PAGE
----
A central piece of property in downtown Atascadero scarred by a fire may be reborn if a new commercial development proposal becomes a reality.
With Colony Square, Sunken Gardens and The Carlton Hotel all nearby, the mostly vacant and blighted property at El Camino Real and Atascadero Avenue would become one more piece of a downtown’s fitful transformation into a vital core. The vision for Atascadero's downtown has been to create a walkable retail hub, much like downtown San Luis Obispo. Adding another anchor of shops to the northern end of downtown may do just that.
The parcel, owned by the Hoff family, was the 30-year home to North County Christian School's thrift store before a fire destroyed the shop in March 2009. The store has since moved farther south on El Camino Real.
On Wednesday, the project by Ben Hoff went before the city’s Design Review Committee, which recommended approval of the project to Planning Commission. The plan consists of building a 26,500-square-foot commercial project with three buildings of retail, restaurant and office space. After the proposal leaves the commission, it will also need City Council approval.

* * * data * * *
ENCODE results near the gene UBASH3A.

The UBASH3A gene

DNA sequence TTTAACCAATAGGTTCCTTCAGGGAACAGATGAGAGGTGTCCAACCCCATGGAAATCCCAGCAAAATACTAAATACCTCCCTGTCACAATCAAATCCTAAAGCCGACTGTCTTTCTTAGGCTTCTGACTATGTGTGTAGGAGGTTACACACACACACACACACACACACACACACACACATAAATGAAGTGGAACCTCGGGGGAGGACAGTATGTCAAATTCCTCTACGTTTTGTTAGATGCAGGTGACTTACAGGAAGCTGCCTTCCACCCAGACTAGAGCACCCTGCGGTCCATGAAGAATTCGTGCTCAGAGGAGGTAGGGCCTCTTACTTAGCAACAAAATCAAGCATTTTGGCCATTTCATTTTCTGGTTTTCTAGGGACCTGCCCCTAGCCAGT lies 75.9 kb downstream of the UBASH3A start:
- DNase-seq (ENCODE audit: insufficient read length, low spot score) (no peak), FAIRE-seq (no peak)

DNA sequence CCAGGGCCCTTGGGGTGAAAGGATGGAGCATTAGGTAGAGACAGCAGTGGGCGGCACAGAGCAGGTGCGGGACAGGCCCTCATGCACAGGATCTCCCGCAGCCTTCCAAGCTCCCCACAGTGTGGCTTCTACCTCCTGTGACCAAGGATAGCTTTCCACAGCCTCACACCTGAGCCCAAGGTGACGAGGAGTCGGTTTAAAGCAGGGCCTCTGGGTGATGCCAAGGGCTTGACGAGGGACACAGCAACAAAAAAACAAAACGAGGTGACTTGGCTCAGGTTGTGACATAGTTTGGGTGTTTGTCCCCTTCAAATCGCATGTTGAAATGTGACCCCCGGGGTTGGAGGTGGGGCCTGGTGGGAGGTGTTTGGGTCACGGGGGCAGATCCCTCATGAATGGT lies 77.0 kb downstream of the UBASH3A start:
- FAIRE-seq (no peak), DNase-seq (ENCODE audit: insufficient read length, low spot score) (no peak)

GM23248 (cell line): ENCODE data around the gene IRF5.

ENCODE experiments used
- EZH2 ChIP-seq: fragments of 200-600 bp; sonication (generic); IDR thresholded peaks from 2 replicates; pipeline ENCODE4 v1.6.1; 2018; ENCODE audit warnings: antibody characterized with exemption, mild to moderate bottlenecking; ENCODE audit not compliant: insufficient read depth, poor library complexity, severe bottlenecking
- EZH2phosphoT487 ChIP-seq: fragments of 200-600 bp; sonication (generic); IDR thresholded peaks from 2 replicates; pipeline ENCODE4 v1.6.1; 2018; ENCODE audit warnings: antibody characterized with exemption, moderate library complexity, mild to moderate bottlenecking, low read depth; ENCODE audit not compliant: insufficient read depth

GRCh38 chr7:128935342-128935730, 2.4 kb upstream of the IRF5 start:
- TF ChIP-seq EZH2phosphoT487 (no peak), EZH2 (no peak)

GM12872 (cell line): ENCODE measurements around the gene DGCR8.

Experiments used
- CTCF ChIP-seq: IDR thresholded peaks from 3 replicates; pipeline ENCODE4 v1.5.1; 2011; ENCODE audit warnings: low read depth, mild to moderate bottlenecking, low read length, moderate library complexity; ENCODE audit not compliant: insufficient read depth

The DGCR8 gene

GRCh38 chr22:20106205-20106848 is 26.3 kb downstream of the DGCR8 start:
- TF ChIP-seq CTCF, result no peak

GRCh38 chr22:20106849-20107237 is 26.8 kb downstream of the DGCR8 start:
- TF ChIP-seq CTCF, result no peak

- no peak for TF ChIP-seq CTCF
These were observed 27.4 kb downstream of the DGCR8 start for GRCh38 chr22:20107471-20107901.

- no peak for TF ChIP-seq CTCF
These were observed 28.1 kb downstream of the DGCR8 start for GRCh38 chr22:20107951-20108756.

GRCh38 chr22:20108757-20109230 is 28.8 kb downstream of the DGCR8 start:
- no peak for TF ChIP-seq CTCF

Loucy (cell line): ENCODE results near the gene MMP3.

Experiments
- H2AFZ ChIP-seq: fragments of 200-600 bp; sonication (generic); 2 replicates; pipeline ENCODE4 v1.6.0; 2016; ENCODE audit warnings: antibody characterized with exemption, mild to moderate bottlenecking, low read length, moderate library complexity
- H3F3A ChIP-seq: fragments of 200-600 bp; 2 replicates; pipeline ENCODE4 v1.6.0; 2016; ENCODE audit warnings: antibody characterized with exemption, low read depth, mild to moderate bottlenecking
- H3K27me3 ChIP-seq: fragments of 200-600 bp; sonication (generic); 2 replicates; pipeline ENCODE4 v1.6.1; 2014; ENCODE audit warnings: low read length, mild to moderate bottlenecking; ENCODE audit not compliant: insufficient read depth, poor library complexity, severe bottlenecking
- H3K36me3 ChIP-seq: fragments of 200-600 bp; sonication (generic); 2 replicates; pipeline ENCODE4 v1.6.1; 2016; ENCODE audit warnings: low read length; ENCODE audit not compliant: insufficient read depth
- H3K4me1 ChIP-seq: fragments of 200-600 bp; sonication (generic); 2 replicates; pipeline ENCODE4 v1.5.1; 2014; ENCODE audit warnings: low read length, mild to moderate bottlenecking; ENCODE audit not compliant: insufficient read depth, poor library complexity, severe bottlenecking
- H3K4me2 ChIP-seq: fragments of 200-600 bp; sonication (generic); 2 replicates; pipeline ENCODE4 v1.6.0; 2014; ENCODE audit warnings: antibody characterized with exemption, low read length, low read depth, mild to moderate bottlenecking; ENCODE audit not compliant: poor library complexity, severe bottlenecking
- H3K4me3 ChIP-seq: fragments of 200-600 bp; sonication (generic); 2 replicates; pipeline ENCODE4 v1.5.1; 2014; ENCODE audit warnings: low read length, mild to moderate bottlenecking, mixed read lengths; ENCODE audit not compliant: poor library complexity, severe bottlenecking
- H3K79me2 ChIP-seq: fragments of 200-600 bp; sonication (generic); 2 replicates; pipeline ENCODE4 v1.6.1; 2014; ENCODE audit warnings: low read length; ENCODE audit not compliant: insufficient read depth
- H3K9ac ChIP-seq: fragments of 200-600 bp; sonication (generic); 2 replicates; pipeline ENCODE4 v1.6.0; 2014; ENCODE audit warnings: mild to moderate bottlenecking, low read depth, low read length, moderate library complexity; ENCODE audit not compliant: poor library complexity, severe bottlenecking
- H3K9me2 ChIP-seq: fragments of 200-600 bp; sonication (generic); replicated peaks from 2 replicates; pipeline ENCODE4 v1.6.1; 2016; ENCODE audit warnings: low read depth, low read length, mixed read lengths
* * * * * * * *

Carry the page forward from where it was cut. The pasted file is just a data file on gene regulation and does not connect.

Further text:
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The site was once slated for the ill-fated La Plaza Cinemas project in 2010 that called for a 10-screen movie theater, shops and a restaurant. That plan, envisioned by Paso Robles’ Park Cinemas owner John Roush, lost steam a year later because another movie complex, Galaxy Theatres, was already approved across the street.
The new plan shows architectural features and color palettes similar to those of Colony Square, with landscaping, walkways and 78 parking spaces in the back.
The buildings are proposed to have second stories to allow space for professional offices, and one will have a ground-floor restaurant with a second-floor bar terrace overlooking the Sunken Gardens, according to the city. A height exception will be required to build downtown.
Hoff’s proposal also calls for the demolition of all existing buildings on the site, including the Atascadero Main Street building, according to the city.
Parking is likely the biggest impact related to the project, according to city staff, but they say the issue can be minimized with future parking agreements and shared parking access from neighboring businesses such as what Colony Square does now with a nearby bank and other downtown properties.